Imagine waking up at 5 a.m., and waiting outside in the frigid Canadian winter to secure a video game console before anyone else in the area.
This was the case for Sergey Kaydash on Jan. 13.
The 24-year old Durham College student, who is enrolled in the Media Fundamentals program, made sure he was first in line at EB Games in the Oshawa Centre to pre-order Nintendo’s new console, the Switch, because of product unavailability of the company’s last launch.
Some Nintendo fans are reluctant to believe the company will not repeat its past stock shortcomings with its new console.
The NES Classic Mini was released last November and caused hysteria amongst consumers throughout the holiday season. Due to a lack of availability, the product, which retailed in stores for $80, was being offered on eBay $3,000.
“I wasn’t going to run around trying to find the Switch like people did for the NES Classic,” Kaydash says. “I figured it was better to put in a lot of effort now, rather than worry about finding it later.”
According to the Nintendo fan, others did not start lining up at the Oshawa Centre store until 8 a.m. However, pre-orders were secured at all Durham Region shops by the end of the day.
Additionally, the Canadian online stores for Amazon, Best Buy, and EB Games sold out of pre-orders on the first day they were available. The “guaranteed pre-orders” are available on eBay for up to $900.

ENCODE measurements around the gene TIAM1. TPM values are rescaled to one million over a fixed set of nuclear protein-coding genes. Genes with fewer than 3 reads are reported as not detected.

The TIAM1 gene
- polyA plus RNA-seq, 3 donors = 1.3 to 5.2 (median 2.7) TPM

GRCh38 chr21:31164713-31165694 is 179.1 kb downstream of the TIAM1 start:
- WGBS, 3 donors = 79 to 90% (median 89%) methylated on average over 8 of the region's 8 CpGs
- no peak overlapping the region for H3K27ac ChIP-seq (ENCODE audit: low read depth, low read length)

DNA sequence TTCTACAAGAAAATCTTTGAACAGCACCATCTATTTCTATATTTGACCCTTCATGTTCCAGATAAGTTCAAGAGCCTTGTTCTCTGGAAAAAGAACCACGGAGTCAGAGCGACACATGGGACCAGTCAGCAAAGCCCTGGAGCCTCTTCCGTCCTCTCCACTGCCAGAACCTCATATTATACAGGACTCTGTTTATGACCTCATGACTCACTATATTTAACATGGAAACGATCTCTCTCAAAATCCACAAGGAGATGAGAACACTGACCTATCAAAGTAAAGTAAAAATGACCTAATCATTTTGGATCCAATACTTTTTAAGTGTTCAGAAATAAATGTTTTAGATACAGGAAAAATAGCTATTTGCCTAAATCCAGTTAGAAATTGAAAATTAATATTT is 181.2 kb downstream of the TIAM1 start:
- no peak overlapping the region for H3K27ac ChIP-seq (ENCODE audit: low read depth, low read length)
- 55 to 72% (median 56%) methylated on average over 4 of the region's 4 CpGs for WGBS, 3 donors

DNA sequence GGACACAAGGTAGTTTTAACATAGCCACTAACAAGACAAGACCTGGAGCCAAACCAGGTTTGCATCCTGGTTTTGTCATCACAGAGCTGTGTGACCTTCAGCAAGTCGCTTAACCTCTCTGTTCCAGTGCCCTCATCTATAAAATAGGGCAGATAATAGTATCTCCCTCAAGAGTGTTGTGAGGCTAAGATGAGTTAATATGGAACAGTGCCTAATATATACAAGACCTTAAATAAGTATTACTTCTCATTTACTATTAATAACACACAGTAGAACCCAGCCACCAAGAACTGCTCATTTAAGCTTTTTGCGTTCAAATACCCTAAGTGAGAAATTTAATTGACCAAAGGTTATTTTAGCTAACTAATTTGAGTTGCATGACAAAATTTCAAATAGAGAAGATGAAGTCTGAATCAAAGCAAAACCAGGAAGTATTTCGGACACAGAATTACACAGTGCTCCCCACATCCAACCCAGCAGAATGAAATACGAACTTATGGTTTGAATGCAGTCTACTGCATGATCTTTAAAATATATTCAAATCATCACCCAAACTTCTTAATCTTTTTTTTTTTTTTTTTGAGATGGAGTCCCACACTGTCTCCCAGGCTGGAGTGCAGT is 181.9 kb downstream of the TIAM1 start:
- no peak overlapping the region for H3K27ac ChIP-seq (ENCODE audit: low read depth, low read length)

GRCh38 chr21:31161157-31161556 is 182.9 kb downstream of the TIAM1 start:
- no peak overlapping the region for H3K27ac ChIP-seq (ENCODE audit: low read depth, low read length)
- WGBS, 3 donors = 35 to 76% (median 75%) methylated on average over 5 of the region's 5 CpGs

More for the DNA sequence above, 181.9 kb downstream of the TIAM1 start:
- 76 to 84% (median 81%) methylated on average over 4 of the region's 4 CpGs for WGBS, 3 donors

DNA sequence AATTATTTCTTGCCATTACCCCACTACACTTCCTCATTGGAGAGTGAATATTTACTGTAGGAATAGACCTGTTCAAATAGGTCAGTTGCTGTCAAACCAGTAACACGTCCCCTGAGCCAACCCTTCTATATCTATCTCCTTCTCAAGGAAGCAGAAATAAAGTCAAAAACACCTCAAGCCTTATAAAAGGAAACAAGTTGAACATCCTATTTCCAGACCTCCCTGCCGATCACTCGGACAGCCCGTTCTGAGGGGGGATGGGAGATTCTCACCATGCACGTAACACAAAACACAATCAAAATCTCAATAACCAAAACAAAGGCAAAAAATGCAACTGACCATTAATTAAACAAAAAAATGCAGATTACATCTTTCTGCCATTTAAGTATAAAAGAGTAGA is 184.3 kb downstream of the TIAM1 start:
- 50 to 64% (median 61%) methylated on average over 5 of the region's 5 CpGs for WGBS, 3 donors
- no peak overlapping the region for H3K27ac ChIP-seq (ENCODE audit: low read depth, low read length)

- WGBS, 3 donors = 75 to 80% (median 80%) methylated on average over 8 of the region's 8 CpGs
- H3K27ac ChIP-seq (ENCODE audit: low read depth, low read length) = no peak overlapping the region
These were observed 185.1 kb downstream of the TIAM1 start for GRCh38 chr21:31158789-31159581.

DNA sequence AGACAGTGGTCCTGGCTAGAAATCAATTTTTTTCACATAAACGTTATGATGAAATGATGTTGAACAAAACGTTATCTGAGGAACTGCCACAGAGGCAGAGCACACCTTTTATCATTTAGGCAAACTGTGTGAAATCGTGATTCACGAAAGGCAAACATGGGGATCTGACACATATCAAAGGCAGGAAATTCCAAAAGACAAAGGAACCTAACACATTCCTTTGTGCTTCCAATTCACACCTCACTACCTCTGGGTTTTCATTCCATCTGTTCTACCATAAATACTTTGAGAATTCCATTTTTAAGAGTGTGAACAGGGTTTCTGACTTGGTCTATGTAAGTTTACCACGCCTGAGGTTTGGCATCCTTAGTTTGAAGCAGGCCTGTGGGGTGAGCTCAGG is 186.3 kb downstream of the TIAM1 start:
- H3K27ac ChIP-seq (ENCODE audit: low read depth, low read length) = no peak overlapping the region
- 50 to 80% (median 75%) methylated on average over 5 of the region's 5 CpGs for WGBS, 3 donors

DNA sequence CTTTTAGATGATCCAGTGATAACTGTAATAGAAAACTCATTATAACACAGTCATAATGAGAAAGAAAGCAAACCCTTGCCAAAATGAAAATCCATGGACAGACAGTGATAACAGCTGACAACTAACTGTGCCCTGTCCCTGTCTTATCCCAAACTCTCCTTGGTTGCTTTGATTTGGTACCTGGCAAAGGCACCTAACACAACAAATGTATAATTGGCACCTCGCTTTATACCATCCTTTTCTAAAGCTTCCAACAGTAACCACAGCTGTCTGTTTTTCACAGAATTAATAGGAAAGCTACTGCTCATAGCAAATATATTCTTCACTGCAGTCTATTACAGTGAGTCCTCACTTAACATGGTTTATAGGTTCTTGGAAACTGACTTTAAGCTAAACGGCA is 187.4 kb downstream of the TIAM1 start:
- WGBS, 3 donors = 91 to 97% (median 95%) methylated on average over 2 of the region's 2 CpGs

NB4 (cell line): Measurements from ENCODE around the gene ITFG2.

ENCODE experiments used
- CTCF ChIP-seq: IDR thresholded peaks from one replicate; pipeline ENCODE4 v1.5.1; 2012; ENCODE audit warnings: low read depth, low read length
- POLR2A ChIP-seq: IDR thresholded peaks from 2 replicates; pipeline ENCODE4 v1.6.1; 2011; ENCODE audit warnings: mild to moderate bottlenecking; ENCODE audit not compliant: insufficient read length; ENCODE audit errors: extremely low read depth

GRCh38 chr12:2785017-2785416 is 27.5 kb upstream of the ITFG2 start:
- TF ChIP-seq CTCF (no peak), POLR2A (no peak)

In an interview with internet gaming website GameSpot, Nintendo of America president Reggie Fils-Amié addressed concern about a potential hardware shortage.
“With the Nintendo Switch, we’ve said that two million units will go into the marketplace for the month of March,” he said. “That’s a huge amount of volume.”
“We’re working to make sure the supply chain is robust and there is a steady flow of hardware. The one piece that we can’t anticipate is the demand set of the equation but certain from a supply [standpoint], we believe we’re going to be well-positioned.”
A common question among message boards such as Reddit is how the new system will account for previously purchased digital games, and how the company’s virtual console – a catalogue of “classic” games – will work. Fils-Amié could not comment on the specifics, however, he said with the introduction of the new user Nintendo accounts, it will make it easier for the company to tie purchases to the consumer.
Despite Fils-Amié’s “official word,” Kaydash remains skeptical the company will be able to keep up with the demand.
“This is Nintendo we are talking about,” he says. “But at least I’ve got my golden ticket, I’ll be fine.”